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'Pinball: The Man Who Saved the Game' review: Mike Faist led drama scores

Courtesy of Vertical


“Pinball: The Man Who Saved the Game” is an unlikely story that’s so obscure, it can only be true. The film unpacks the tale of one man’s obsession with the arcade staple and his ability to convince a group of local politicians it wasn’t a gateway for gambling. Indeed, there was a time in history when the game of pinball was illegal (no, really) and writer/directors Austin and Meredith Bragg, along with lead star Mike Faist (a breakout in last year’s “West Side Story”) create a compelling angle to tell this borderline outlandish narrative. 

Set in the mid-to-late seventies, Faist plays real life figure Roger Sharpe, a massive pinball fan who found himself entangled in a legal battle with Chicago city officials to prove the game required skill and patience and not luck. The film offers an engaging docudrama-like approach reminiscent of “American Animals” that generates a certain level of ambiance in between a forced romantic subplot. Faist brings a rapid fire energy as Sharpe, who was introduced to the world of pinball while attending the University of Wisconsin. He found an escape into the mechanics and design of how the machines operate, leaning on them during a stressful job hunt in New York City where he eventually landed a gig at upstart men’s magazine GQ. 

“The Man Who Saved the Game” is told mostly through recollections and memories. Actor Dennis Boutsikaris plays the older version of Roger, who is quick to interject his nuanced opinion of what actually went down while his younger counterpart acts out the sequence in front of him. This crafty framing device helps maintain the film’s breezy tone even when Roger meets Ellen (Crystal Reed), a single mother he instantly falls for, in a romantic side quest that bogs down the pinball storyline. But things shift into gear once Roger sets out on an expansive journey to tell the game’s origin in a major book that would go on to reshape the industry.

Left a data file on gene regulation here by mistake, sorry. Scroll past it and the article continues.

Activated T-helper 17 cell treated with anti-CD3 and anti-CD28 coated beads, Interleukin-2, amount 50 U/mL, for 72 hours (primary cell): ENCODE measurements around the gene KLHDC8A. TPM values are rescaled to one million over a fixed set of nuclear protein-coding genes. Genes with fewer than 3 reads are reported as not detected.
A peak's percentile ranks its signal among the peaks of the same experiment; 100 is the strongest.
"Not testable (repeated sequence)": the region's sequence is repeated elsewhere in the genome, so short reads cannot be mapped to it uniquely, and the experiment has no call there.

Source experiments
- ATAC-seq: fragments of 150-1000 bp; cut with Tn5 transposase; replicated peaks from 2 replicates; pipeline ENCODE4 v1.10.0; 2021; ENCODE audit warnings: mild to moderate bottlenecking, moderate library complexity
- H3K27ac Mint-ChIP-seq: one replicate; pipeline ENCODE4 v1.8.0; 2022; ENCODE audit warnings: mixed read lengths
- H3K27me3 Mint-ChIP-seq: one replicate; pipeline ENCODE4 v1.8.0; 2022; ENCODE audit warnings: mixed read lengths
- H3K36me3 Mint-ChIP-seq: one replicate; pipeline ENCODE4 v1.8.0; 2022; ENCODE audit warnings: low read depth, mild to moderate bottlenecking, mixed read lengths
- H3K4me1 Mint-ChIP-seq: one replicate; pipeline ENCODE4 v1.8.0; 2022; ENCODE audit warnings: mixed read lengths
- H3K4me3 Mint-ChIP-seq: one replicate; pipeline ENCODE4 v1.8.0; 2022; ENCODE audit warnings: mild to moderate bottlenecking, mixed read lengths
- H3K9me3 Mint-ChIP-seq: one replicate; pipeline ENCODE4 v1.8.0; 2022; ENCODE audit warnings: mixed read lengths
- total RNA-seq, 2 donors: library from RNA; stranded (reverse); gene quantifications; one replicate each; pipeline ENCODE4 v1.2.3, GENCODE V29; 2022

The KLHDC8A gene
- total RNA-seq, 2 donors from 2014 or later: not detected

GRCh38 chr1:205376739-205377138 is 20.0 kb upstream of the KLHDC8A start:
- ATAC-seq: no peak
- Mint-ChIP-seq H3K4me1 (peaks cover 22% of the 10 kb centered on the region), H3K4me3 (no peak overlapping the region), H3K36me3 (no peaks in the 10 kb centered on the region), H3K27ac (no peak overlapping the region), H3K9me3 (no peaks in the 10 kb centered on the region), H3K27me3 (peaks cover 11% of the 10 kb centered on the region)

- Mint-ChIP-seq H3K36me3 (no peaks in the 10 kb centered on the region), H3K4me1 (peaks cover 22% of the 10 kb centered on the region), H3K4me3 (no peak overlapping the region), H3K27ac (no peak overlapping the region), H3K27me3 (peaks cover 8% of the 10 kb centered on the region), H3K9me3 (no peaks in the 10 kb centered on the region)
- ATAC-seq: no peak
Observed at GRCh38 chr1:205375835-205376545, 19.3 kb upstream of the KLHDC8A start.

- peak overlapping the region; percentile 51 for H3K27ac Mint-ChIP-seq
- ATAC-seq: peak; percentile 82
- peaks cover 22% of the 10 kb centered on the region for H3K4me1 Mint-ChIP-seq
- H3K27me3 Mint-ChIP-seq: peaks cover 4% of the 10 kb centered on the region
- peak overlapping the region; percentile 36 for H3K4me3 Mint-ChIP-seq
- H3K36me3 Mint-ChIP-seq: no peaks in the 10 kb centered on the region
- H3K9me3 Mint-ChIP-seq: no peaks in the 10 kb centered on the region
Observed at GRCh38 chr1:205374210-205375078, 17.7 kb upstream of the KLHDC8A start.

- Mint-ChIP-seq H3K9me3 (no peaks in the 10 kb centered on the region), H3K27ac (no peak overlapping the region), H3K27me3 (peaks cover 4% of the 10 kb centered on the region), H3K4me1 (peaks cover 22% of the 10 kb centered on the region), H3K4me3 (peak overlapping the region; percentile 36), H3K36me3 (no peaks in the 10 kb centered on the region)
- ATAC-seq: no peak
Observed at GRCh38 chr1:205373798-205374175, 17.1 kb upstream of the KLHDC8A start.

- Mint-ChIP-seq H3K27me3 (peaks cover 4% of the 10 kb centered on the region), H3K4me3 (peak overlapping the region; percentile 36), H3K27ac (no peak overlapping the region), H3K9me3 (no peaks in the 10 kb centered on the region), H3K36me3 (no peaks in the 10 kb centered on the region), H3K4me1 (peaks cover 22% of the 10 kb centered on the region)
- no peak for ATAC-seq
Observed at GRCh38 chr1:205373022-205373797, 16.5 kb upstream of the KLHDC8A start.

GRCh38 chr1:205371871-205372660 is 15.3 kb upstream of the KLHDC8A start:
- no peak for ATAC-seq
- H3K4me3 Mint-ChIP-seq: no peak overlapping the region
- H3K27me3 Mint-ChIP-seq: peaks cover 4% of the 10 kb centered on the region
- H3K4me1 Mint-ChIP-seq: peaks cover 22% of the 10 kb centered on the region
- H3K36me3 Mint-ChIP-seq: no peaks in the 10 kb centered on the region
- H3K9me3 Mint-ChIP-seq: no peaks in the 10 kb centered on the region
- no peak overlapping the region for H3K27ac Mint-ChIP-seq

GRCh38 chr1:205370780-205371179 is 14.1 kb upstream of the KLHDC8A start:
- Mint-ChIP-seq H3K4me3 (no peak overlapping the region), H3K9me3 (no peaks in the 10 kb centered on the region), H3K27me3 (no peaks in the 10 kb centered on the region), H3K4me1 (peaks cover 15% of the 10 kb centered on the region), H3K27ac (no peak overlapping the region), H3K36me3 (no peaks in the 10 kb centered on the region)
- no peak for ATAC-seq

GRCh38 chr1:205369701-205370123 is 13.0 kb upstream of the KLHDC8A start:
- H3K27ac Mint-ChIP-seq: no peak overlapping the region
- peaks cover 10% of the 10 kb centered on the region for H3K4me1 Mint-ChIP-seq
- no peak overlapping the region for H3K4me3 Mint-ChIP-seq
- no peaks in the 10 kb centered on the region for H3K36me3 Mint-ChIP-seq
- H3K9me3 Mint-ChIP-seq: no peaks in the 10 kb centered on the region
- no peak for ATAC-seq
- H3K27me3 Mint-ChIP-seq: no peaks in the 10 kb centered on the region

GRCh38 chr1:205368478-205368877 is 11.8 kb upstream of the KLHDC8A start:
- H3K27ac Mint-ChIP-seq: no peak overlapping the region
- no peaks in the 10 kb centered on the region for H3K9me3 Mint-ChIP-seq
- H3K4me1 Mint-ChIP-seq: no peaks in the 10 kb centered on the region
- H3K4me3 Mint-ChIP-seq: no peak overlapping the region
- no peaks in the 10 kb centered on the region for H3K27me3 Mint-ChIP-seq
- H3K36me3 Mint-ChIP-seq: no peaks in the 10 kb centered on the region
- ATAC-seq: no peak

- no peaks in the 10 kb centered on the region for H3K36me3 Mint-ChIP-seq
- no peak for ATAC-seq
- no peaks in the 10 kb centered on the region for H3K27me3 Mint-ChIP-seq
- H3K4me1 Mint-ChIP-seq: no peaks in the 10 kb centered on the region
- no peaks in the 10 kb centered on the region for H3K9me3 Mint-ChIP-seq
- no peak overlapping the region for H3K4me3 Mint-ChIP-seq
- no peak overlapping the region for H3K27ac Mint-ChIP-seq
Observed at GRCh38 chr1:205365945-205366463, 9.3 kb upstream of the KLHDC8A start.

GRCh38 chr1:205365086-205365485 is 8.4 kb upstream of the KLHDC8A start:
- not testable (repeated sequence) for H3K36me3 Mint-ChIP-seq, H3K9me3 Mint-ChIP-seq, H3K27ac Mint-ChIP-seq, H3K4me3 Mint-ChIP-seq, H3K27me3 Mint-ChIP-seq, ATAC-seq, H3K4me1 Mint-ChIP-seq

“The Man Who Saved the Game” showcases a unique and, at times, mind boggling history lesson on how cranky old men once saw the game as a threat to children (just wait until Nintendo). The movie leads to an inevitable (and dramatic) showdown with the crotchety city council members eager to keep pinball off the streets and Faist, sporting a thick porn stache, gives it his all. You can tell there are moments when the film’s minimalist budget holds it back (the production design needed more umph, especially in the arcade scenes), but the colorful approach to the material, a pair of commendable performances, and an engaging story goes a long way in capturing Roger Sharpe’s unbelievable crusade at salvaging pinball forever. 

Grade: B 

PINBALL: THE MAN WHO SAVED THE GAME opens in theaters and on digital Friday, March 17th. 


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